Meanwhile, Washington has simultaneously been attempting to mobilize the Arab states—particularly the Saudis. President Obama and Secretary Clinton have exhorted King Abdullah to take public steps toward normalizing relations with Israel. So far, this effort has registered no successes. The president’s interest in involving the Saudis arises from his realization that the Hamas-Fatah split means that Abbas does not have the power to deliver on an agreement that would guarantee the legitimate security concerns of the Israelis. Hamas controls Gaza, and it will not submit to Abbas’ authority, especially with respect to the key issue of abandoning terrorism.


Obama’s problem with the Saudis runs deeper than the settlement question. There is a larger, strategic question at play. It’s worth asking whether Riyadh can really offset Hamas in a meaningful way, and whether, in its own view, it stands to gain from diving headlong into the midst of an intractable dispute that has persisted for more than sixty years. The Israeli-Palestinian conflict is a tar baby. No sober Arab leader could relish the idea of taking responsibility for developments in such an unpredictable and unmanageable arena—particularly now, when peace is hardly in the offing. Quite understandably, the Saudis much prefer to occupy the politically safe position of Arab umpire: they sit on the sidelines and critique the Americans. They quietly help out here and there to keep the game from falling apart, but they don’t want to be players.

The President’s advisers promised him that taking a principled stand on settlements would generate goodwill in the Arab world. There is no doubt that the Cairo speech struck a chord with many Arabs. But goodwill of that sort is not a strategic commodity. Even a popular honest broker cannot reshape the iron interests of the parties on the ground, none of whom see much benefit in taking risks to achieve a goal that they do not really believe in. Many Western diplomats tell themselves that peace is nearly at hand, but the parties on the ground—Arab and Jewish alike—are highly skeptical. And for good reason. The power of Hamas, Hezbollah, and Syria, supported by Iran, looms in the background. It is highly unlikely that, in the next four years, a major breakthrough will take place. In order to maintain good relations with Washington, the leaders in the region will certainly play along with the Obama administration. But the name of their game is not “Peacemaking” but, rather, “Shift the Blame.” Its object is to take positions that paint one’s rivals as the real obstructionists in the eyes of Washington.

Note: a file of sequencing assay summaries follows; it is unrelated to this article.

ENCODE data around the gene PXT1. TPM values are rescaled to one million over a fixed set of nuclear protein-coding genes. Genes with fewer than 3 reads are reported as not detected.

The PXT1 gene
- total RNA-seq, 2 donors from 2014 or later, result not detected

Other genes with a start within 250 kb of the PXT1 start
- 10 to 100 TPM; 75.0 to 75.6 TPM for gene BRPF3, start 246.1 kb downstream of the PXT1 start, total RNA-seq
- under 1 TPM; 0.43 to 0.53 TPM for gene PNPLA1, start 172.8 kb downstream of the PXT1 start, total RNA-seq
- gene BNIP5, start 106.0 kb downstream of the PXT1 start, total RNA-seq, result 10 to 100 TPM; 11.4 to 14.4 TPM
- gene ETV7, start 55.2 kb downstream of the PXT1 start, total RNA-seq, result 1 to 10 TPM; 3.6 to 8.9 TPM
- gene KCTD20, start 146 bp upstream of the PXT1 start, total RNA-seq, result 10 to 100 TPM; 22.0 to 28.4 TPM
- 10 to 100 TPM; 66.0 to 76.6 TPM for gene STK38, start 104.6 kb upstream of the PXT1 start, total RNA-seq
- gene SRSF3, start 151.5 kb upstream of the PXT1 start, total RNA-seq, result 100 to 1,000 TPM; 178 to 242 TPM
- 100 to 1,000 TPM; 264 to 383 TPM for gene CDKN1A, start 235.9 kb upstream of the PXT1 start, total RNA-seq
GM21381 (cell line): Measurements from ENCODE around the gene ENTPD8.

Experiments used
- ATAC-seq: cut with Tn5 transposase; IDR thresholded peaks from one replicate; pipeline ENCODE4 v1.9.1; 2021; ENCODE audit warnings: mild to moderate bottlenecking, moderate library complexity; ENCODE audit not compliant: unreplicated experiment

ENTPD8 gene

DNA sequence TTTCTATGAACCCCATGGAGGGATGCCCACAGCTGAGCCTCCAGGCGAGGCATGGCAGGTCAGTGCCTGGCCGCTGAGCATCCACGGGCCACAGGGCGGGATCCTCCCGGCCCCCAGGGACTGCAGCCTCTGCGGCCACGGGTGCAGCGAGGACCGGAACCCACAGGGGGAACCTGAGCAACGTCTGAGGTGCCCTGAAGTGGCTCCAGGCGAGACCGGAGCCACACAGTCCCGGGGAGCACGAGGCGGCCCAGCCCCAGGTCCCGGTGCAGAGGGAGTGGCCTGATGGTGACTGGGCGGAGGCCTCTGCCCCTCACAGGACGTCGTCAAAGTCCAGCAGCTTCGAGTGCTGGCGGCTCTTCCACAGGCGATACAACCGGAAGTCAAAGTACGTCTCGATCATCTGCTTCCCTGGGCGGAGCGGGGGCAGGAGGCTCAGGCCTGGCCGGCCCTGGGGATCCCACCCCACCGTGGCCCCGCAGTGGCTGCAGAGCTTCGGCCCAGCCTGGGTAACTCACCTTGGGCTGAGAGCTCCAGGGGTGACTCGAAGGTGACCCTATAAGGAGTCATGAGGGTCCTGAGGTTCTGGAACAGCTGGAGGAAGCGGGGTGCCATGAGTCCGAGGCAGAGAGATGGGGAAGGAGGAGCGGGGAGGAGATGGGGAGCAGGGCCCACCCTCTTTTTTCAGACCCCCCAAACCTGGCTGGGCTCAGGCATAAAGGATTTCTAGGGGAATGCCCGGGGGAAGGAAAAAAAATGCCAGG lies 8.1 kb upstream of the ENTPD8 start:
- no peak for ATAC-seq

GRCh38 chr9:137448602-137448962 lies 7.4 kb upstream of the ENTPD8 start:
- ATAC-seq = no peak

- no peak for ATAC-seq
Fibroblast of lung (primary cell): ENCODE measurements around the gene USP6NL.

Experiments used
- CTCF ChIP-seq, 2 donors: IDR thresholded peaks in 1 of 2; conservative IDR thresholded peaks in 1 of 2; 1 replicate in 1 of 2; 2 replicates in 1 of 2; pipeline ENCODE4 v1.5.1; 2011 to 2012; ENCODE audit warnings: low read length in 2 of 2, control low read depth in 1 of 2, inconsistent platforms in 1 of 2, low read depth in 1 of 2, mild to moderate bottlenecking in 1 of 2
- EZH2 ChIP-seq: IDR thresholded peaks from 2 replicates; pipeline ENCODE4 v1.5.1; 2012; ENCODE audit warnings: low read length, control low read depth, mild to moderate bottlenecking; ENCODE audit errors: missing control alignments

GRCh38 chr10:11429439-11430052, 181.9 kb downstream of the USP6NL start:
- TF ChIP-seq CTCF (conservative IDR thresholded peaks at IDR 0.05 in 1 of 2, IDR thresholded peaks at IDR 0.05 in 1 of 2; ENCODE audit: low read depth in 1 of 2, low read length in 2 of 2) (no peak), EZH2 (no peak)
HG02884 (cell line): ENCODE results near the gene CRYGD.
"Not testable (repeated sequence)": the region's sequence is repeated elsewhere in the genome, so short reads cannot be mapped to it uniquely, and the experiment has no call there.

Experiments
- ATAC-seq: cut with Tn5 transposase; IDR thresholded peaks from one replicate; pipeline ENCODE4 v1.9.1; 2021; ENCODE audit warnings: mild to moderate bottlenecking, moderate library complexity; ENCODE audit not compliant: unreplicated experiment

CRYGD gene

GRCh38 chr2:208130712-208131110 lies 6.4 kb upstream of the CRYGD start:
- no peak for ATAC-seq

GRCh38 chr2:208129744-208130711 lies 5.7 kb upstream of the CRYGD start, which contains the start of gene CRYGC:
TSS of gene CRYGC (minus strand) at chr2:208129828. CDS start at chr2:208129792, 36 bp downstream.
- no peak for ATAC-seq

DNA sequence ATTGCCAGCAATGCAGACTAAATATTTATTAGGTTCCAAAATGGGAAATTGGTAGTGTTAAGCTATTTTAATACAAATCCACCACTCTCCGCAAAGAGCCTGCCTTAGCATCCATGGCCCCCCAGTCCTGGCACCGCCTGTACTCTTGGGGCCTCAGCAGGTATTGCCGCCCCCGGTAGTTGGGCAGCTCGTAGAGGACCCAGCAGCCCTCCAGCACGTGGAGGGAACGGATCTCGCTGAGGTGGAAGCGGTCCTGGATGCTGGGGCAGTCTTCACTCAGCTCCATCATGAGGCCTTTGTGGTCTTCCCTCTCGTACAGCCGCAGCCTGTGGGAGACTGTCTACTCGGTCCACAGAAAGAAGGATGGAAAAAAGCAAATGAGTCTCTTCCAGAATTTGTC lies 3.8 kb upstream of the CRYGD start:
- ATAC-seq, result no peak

The central strategic challenge for the United States in the Middle East is diminishing the power of the Iranian-led alliance. The peace process is not as effective a tool for addressing this challenge as the administration believes, because the disarray of Fatah and the power of Hamas (not to mention the other rejectionists in the region) will not allow significant, forward movement. Everyone in the region knows this, though few will say so openly. Israel, Saudi Arabia, Egypt, Jordan, and the United Arab Emirates are today focused on one key question: Is Washington going to go the distance with the Iranians, and thwart their nuclear program? Obama’s Cairo speech did not provide an answer. It bought a modicum of goodwill from Arab publics on the settlement question, but it did not address the crucial strategic question that is keeping Middle Eastern leaders awake at night.
I urge you to read the whole thing.


At 6:16 AM, Blogger NormanF said...

Barry Rubin has made similar observations about Obama's Middle East policy. Its run into quicksand and is futilely spinning its wheels to nowhere. Without a change of course, Obama is not going to find any breakthroughs in the region for the rest of his term in office.

What could go wrong indeed